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In the grip of Olympic fever

‘Well, what it is doctor, it’s me leg. I think I’ve got a bone in it...’ he begins.

Well, he doesn’t, not exactly. But suffice it to say, I’m in the middle of a routine consultation in a routine surgery on a routine Wednesday afternoon, when normal life comes to a sudden halt.

At 48 minutes past three on 1 August 2012, I turn to my patient and, in the middle of a monologue detailing his complaint, I raise a cautionary finger: ‘I’m going to ask you to shut up for a few seconds just now. I’ll get back to you in a minute.’

I twist the volume dial on the radio, and we hear this: ‘And it’s BRADLEY WIGGINS racing up the final straight, the greatest British Olympian of all time, winning gold for Team GB yet again!’

The Radio 5 commentary goes on for some time, and I savour a minute or two of rare national success.

We don’t get to hear it all that often, and more to the point, when was the last time we had the privilege of having a national icon with the heroic bushy sideburns of a Noddy Holder? To the best of my knowledge, it was when Lord Nodward of Holderford himself was our national icon, and that was a good four decades ago now.

I’m still grinning like an idiot when I eventually turn back to face my patient. There’s a pause, we stare at each other, and then we pick up the thread of his consultation. The routine resumes.

Olympic fever has gripped us like a vice, in our practice. We’ve never known anything like it. We can’t get enough of it.

As Hartlepool United’s highly valued club doctor, I am forced to watch more live football than practically any other doctor on the planet. This would be utterly unacceptable if I didn’t get paid to do it, and one side-effect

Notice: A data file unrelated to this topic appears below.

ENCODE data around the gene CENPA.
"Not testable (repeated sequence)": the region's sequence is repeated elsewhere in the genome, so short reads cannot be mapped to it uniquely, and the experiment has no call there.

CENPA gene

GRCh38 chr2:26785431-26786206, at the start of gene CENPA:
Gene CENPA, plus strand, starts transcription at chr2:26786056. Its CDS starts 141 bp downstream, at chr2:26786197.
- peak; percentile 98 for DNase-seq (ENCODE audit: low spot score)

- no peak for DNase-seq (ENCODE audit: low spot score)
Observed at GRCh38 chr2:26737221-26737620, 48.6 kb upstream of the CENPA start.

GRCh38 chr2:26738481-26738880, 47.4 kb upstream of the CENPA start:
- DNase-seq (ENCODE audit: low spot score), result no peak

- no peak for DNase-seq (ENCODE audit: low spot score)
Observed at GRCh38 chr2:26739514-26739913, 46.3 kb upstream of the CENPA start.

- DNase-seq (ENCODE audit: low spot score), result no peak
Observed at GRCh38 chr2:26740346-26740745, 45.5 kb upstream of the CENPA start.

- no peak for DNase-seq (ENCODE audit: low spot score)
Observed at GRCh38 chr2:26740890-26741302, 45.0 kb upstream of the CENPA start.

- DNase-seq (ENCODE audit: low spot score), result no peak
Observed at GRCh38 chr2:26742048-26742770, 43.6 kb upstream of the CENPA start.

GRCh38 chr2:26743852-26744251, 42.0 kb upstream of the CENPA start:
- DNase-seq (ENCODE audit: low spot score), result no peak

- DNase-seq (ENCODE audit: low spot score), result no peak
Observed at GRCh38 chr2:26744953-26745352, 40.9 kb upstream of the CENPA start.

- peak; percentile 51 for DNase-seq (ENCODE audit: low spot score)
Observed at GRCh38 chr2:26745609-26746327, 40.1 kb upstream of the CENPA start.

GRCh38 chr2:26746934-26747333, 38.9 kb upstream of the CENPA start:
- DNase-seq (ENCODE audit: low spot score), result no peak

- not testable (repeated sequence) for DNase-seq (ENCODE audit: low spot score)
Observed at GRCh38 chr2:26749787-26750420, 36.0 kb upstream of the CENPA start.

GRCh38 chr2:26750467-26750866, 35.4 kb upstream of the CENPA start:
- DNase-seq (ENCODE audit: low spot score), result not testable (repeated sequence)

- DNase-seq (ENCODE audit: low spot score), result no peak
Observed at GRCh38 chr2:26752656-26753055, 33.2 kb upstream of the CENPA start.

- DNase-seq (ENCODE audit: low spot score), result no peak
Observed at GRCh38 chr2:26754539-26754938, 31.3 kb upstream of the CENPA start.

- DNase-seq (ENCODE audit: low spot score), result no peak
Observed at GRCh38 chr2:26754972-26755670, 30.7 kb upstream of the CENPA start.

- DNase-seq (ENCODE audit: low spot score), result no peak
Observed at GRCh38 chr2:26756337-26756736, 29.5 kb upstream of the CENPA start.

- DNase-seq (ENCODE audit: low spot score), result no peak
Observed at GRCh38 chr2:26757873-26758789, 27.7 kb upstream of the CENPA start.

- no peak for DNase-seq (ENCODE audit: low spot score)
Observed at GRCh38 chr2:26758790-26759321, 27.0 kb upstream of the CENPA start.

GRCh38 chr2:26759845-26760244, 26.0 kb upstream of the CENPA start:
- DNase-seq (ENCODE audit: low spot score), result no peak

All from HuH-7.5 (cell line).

of this experience is that I will never voluntarily watch any other football match of any kind, ever.

And yet here I am, insanely cheering on the footballing women of Team GB. Even though they’re women, and rubbish. I have been the crowd doctor for a number of previous England women’s internationals, and witnessed their primary school skills at close hand.

This current enthusiasm of mine is illogical and like some sort of virus – I don’t know how to handle it.

We were sort of hoping for an Olympic hiatus in our practice – a bit of a break from the drudgery. Back in 1973 when Sunderland won the FA Cup, the surgeries in our city saw hardly a soul for a month, if legend is to be believed.

But times have changed. There are no enticing empty areas in our practice where we might beguile the hours away with the tennis on the flat-screen in our teaching suite.

The school holidays no longer involve a brief relaxation from the toil of dealing with alcoholics and ineffective parental skills and coughs and pathetic requests for benzodiazepines.

Our surgeries remain rammed with shite, so-called urgent extra after so-called urgent extra. Eight of them this afternoon, and that’s not unusual.

I don’t see any respite from this, in the present or in the future. That wonderful event, the British Olympics of 2012, remains something I might catch if I see the late highlights on the telly when I get home – if I’m not too tired.

And it’s not something that I am happy to miss.

My job, previously my vocation, is dominating my life. There’s no space for any fun any more. Something has got to change.

Dr Phil Peverley is a GP in Sunderland